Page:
Wednesday, June 30, 2010

Law & Order CI “Palimpsest” Recap & Review

All Photos from USA Network

The episode of Law & Order Criminal Intent “Palimpsest” seemed to be an attempted mash-up of Dan Brown Meets Agatha Christie Meets Sherlock Holmes Meets Clue. It all boils down to “the butler did it” – they called him a caretaker but he really was just the butler. Ancient books, an excommunicated priest who belonged to an extremist Catholic sect, along with lots of flashbacks plus a mystery woman all made for an episode that had possibilities but quickly descended in to the category of cheap drugstore mystery paperback. When Nichols (Jeff Goldblum) says the case was anything but standard, this was the clue that this episode was going to go way off formula, if this show even has a formula any more.

We aren’t given a reason why Nichols is in London speaking to the Mystery Woman, I can only guess that since Goldblum is starring in a play in London called “The Prisoner of Second Avenue” that the producers of CI wanted to take advantage of his presence there by filming a scene or two. The series also seems to be working hard to make sure Goldblum is surrounded by beautiful ladies, since his partner Serena (Saffron Burrows), his previous love Lenore, and Mystery Lady were all beautiful (maybe it is in his contract). In a strange way I liked Goldblum in the episode – he looked great, and the back story seemed to fit Zach Nichols. I think Goldblum fans would like this episode because it showed the romantic, soft side of Zach. “Classic” LOCI fans probably hated it because it was far outside the traditional method of storytelling for the show. For once viewers got what really seems like a Major Case – two dead guys in a mansion – and the writers blow it with a cheesy story.

There was also an odd scene in the Major Case Squad when Nichols goes to a computer to research Granius Licinianus and the computer screen is completely black; Nichols types in what seems like two or three keys and magically the picture of the person he was looking for pops up. Completely unrealistic and sloppy.

By the way, guest star Louis Cancelmi is married to Sam Waterston’s (Law & Order) daughter Elizabeth, and is also brother to Annie Parisse (Law & Order).


Here is the recap:

Zach Nichols (Jeff Goldblum) is in London, and meets with a mystery woman and talks about a case he had just worked. While he tells her the story, he flashes back to a murder scene at a mansion, the mansion belonging to Palmer Abrigaile, dealer and collector or rare books. Palmer and Dylan Weld, art collector, are dead in Palmer’s home, with Major Case – Detectives Nichols and Serena Stevens (Saffron Burrows) on the scene. Nichols knows the Abrigailes. They view the scene where Palmer and Dylan lay dead, and at first look it appears Palmer and Dylan killed each other with swords. ME Rodgers (Leslie Hendrix) tells the detectives both had bled out. Nichols sees that Palmer has the sword in his right hand which is strange because he had a condition in his right hand which would have made that difficult.

Nichols meets Palmer’s daughter Lenore (Mili Avital), with whom he has a past, and who seems quite spacey and out of it. He is happy to see Nichols and he has to break the news to her that her father is dead. When she becomes upset, he consoles her. Later, Nichols tells Stevens that his father and Palmer were old friends (he and Palmer had played chess) and his father had treated Lenore and she appeared to be developing schizophrenia. Nichols says she was “wonderfully odd.”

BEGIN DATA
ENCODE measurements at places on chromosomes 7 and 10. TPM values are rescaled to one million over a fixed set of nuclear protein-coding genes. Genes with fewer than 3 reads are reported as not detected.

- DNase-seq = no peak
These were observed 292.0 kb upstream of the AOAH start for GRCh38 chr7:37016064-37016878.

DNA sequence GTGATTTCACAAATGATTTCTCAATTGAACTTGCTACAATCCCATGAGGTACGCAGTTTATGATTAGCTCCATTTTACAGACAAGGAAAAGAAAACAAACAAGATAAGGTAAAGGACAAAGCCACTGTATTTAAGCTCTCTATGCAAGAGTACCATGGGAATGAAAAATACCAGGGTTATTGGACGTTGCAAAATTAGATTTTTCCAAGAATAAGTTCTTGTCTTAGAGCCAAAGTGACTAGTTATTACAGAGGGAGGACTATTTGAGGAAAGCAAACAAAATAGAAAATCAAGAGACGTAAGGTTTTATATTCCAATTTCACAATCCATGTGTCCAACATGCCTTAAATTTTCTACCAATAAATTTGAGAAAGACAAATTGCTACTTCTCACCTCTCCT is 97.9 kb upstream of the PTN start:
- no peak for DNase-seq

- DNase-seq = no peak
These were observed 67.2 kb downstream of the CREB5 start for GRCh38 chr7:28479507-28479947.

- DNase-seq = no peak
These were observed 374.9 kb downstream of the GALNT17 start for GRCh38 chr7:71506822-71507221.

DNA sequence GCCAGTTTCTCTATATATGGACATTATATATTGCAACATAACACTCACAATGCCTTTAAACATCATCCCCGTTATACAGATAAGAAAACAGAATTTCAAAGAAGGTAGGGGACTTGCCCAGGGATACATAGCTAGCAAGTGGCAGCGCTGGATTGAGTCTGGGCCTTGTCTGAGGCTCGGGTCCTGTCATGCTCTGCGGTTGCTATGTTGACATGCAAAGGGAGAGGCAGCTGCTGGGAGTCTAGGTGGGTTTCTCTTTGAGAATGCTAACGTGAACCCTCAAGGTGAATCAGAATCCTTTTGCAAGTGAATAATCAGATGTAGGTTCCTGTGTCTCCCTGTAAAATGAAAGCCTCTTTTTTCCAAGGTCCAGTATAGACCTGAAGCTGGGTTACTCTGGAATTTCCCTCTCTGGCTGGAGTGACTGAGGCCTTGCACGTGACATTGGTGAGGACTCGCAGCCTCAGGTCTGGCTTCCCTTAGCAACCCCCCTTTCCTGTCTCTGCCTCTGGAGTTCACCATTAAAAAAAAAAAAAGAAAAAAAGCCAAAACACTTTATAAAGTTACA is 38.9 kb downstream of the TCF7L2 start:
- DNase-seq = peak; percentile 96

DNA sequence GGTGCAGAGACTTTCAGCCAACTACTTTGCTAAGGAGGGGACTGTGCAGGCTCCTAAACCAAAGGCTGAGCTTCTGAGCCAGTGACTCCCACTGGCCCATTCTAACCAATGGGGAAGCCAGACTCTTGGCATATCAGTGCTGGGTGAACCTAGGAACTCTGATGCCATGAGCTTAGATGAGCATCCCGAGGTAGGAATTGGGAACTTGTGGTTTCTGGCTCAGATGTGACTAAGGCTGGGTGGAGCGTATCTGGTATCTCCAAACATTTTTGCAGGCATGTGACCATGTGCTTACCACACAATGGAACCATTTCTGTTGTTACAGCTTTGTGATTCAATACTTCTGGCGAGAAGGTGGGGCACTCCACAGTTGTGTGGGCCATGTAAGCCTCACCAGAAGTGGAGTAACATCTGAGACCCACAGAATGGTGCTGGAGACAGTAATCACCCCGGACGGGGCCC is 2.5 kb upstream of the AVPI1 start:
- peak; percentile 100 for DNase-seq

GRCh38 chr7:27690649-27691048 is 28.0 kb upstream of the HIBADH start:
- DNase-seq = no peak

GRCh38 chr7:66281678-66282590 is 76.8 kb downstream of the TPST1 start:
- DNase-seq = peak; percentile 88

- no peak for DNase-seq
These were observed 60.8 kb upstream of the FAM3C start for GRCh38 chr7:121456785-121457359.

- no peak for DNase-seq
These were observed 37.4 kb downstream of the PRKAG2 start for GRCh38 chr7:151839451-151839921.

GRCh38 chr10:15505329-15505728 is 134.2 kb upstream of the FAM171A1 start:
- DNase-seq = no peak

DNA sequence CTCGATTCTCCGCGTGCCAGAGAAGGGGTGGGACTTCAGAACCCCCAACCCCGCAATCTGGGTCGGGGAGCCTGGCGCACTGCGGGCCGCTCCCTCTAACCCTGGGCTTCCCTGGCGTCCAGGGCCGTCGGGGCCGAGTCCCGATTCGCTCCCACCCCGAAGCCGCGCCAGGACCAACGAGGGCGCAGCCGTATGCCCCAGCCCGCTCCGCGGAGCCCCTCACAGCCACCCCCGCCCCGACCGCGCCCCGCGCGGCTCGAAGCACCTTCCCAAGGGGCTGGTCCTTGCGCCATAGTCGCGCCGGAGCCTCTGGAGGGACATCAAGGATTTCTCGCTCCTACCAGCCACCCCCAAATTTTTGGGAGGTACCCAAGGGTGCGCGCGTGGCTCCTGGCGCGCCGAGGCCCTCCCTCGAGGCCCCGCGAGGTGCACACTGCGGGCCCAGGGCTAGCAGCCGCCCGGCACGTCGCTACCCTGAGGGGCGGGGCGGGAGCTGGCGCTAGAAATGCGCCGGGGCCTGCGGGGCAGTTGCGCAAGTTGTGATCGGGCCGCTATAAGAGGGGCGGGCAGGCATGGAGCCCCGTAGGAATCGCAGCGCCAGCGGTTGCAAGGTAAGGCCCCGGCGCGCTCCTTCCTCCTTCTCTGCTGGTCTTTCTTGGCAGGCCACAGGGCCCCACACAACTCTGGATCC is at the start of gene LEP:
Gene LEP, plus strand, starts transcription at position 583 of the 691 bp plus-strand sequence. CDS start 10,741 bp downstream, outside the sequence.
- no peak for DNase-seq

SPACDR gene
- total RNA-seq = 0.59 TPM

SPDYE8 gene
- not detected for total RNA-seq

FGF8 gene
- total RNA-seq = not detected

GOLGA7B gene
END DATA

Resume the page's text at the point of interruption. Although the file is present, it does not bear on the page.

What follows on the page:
Later, Stevens speaks to Captain Callas on the phone and she is worried that Nichols is being affected by the case and thinks he should go home. The caretaker, Richard Celeste (Erik Jensen), with blood on his clothing, approaches her and hands her a camera. He tells her that Palmer recorded a message on it the previous week and said if something happened to him to give the camera to police.

Merrill Abrigaile (Brennan Brown), Palmer’s nephew and executor of the estate, approaches Nichols and Stevens and tells them that Palmer was in heavy debt. When Nichols introduces himself, Merrill tells him he is listed in Palmer’s will to receive a chessboard. Lenore is set to receive the bulk of the estate.

The detectives watch the video of Palmer and he tells them that he is being blackmailed by Dylan and if he is dead, it was at Dylan’s hands. He also said what Dylan was doing to Lenore was unspeakable and Palmer says he will try to end it soon. He wants Lenore to be able to stay in the house because she is best there. ME Rodgers entered and tells them that both men had disabling blows to the head and had been stabbed afterwards – she believes the crime scene was staged. Lenore walks in the next room, and dances and spins in front of them as in her own little world.

Back in London, Nichols continues to tell his story, saying that he still loved Lenore and what she had once been. He hoped she would say she killed both of them so he could have gotten out of there. Back at the crime scene, Nichols and Stevens speak with Lenore who seems to think that her father is away and she is without a protector. When Nichols seems to be playing up to Lenore, Stevens tells Nichols he does not think it is right to charm Lenore.

Back at Major Case, Captain Zoe Callas (Mary Elizabeth Mastrantonio) says that the ME has ruled it as a double murder. Nichols tells her the ME thinks the scene was staged, but nothing seems to be missing. Callas recalls reading something about an especially rare book , and this jogs Nichols memory, who recalls the book “The Lost Licinianus” written by Granius Licinianus, which is part of early Roman history, and the book is priceless, if it even exists. The book was allegedly passed though collectors over the years but one did not admit they had it. Bernard (Louis Cancelmi) and Regina (Geraldine Hughes) enter, very upset, saying they are friends of the Abrigailes. They later tell Nichols and Stevens that Dylan was a parasite and would sell books to people that they would later find were stolen. He would then blackmail them by telling them he would make their possession of a stolen book public. Palmer paid the blackmail and then allow Dylan to have his way with Lenore. When Stevens tells them they got a call that a moving van has arrived at the crime scene, the two become worried.